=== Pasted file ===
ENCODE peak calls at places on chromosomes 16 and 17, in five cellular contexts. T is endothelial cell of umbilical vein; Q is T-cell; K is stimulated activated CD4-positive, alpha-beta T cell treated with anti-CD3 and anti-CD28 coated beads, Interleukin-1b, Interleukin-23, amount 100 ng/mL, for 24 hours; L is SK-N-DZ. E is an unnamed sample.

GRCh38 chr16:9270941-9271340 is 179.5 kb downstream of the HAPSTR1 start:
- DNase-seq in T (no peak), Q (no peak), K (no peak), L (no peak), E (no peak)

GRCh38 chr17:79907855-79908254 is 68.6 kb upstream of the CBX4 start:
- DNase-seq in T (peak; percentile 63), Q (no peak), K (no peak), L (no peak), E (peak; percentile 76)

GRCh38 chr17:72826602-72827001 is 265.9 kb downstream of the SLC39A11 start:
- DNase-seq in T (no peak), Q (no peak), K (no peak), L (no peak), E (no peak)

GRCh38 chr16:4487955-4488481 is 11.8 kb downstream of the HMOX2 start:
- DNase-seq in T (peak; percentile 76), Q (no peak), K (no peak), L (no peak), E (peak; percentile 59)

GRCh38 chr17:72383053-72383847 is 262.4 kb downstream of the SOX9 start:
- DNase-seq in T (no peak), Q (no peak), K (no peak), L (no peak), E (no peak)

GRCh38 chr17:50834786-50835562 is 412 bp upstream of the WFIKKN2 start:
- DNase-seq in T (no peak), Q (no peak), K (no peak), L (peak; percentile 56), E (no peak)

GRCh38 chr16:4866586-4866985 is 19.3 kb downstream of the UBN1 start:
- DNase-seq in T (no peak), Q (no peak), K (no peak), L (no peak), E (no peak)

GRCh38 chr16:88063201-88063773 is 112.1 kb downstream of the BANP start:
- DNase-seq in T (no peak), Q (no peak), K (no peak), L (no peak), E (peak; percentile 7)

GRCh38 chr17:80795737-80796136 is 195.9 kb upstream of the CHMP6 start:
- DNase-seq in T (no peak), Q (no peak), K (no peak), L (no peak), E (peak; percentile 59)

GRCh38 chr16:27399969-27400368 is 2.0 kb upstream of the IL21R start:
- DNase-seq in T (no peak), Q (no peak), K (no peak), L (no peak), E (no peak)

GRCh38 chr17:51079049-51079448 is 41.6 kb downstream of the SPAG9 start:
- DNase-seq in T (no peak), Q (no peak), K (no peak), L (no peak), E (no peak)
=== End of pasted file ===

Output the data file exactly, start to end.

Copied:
ENCODE peak calls at places on chromosomes 16 and 17, in five cellular contexts. T is endothelial cell of umbilical vein; Q is T-cell; K is stimulated activated CD4-positive, alpha-beta T cell treated with anti-CD3 and anti-CD28 coated beads, Interleukin-1b, Interleukin-23, amount 100 ng/mL, for 24 hours; L is SK-N-DZ. E is an unnamed sample.

GRCh38 chr16:9270941-9271340 is 179.5 kb downstream of the HAPSTR1 start:
- DNase-seq in T (no peak), Q (no peak), K (no peak), L (no peak), E (no peak)

GRCh38 chr17:79907855-79908254 is 68.6 kb upstream of the CBX4 start:
- DNase-seq in T (peak; percentile 63), Q (no peak), K (no peak), L (no peak), E (peak; percentile 76)

GRCh38 chr17:72826602-72827001 is 265.9 kb downstream of the SLC39A11 start:
- DNase-seq in T (no peak), Q (no peak), K (no peak), L (no peak), E (no peak)

GRCh38 chr16:4487955-4488481 is 11.8 kb downstream of the HMOX2 start:
- DNase-seq in T (peak; percentile 76), Q (no peak), K (no peak), L (no peak), E (peak; percentile 59)

GRCh38 chr17:72383053-72383847 is 262.4 kb downstream of the SOX9 start:
- DNase-seq in T (no peak), Q (no peak), K (no peak), L (no peak), E (no peak)

GRCh38 chr17:50834786-50835562 is 412 bp upstream of the WFIKKN2 start:
- DNase-seq in T (no peak), Q (no peak), K (no peak), L (peak; percentile 56), E (no peak)

GRCh38 chr16:4866586-4866985 is 19.3 kb downstream of the UBN1 start:
- DNase-seq in T (no peak), Q (no peak), K (no peak), L (no peak), E (no peak)

GRCh38 chr16:88063201-88063773 is 112.1 kb downstream of the BANP start:
- DNase-seq in T (no peak), Q (no peak), K (no peak), L (no peak), E (peak; percentile 7)

GRCh38 chr17:80795737-80796136 is 195.9 kb upstream of the CHMP6 start:
- DNase-seq in T (no peak), Q (no peak), K (no peak), L (no peak), E (peak; percentile 59)

GRCh38 chr16:27399969-27400368 is 2.0 kb upstream of the IL21R start:
- DNase-seq in T (no peak), Q (no peak), K (no peak), L (no peak), E (no peak)

GRCh38 chr17:51079049-51079448 is 41.6 kb downstream of the SPAG9 start:
- DNase-seq in T (no peak), Q (no peak), K (no peak), L (no peak), E (no peak)